Another day, another depressing study about life in the ocean. Researchers from the University of British Columbia say that the global seafood catch has been underestimated by more than 50 percent over the last 60 years, and that 32 million metric tons of fish go unreported every year. That figure is nearly half of the 86 million metric tons that was reported in 1996, which was the highest catch reported since 1950. The authors argue that catches across the world are currently declining because stocks have been drained, and that the numbers have declined more significantly since the mid-1990s than official figures suggest because, well, there are no good fisheries left to pillage.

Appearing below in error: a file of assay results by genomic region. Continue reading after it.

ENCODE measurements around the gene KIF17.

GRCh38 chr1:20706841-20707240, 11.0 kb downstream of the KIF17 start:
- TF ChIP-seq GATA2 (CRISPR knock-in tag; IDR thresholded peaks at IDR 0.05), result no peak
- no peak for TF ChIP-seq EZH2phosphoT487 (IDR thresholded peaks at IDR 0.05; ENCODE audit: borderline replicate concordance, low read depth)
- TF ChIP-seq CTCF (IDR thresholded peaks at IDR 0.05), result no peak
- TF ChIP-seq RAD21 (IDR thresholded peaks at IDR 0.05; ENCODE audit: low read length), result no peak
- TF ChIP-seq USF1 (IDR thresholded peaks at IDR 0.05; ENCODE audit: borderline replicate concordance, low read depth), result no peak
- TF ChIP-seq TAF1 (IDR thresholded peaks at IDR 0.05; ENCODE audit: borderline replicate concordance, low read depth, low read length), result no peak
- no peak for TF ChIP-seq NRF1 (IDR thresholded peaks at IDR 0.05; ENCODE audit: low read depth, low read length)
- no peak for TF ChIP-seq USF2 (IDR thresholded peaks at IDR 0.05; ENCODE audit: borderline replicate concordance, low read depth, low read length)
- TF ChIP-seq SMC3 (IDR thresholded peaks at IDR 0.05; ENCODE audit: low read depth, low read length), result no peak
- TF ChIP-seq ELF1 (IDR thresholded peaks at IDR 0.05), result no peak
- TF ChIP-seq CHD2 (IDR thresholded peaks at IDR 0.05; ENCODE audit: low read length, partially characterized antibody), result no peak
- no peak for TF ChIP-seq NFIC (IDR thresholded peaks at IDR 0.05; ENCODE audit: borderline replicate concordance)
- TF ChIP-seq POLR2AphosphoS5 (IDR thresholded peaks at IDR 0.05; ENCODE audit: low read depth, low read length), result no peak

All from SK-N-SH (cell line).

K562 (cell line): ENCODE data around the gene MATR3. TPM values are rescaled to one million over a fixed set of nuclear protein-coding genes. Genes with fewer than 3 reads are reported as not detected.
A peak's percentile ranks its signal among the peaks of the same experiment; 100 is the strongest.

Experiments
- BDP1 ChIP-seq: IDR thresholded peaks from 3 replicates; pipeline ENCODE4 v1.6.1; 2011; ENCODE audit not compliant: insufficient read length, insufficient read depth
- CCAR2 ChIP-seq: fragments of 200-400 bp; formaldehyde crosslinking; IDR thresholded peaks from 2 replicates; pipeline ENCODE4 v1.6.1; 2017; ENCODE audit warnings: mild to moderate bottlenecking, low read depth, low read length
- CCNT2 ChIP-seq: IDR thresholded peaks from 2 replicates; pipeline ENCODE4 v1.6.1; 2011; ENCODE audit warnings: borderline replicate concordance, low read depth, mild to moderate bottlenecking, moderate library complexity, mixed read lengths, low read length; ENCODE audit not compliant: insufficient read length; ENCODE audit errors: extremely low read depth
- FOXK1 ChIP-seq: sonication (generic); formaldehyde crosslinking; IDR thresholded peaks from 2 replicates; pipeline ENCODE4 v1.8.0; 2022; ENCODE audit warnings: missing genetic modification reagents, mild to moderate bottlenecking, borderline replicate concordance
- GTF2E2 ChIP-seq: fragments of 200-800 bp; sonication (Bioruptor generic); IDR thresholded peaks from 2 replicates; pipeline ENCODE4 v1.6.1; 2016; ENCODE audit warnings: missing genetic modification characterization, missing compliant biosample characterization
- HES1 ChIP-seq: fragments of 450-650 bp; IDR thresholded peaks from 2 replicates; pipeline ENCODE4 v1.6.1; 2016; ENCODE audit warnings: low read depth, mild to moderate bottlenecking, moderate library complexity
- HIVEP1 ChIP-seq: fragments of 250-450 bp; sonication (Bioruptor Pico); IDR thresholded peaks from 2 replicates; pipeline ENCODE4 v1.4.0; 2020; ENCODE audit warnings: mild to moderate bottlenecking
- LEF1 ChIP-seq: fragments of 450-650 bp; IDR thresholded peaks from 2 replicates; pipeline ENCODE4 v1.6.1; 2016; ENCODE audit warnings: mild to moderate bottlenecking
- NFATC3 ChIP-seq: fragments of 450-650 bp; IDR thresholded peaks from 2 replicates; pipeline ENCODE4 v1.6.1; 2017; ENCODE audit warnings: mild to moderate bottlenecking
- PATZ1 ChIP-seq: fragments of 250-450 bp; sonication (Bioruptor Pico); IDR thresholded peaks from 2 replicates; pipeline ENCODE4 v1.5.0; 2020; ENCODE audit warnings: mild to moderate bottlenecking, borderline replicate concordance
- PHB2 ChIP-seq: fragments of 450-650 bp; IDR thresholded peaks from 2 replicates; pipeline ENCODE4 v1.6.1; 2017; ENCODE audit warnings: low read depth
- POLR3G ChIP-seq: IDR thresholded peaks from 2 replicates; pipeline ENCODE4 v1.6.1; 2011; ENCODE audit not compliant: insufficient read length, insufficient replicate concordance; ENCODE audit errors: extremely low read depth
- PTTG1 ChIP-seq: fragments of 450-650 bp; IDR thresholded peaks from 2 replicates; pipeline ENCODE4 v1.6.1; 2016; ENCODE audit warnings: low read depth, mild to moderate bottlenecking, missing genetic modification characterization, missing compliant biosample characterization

The reason for the discrepancy, they say, is that official statistics from the U.N.’s Food and Agriculture Organization don’t include data from discarded bycatch, illegal fishing, and smaller-scale fisheries used for both commercial and subsistence purposes. Lead author Dr. Daniel Pauly, a marine biologist who doesn’t mince words, tells the BBC that the problem is the FAO doesn’t have to “correct the data they get,” which is provided by countries “reporting only what they see.” A little digging in the Bahamas, he told the news outlet, revealed that while no small-scale fishing was reported, invoices showed that local fishermen were selling their catch directly to hotels and resorts. Underestimation varies by region from as high as 200 to 300 percent in island states to 20 to 30 percent in the developed world. Depressing.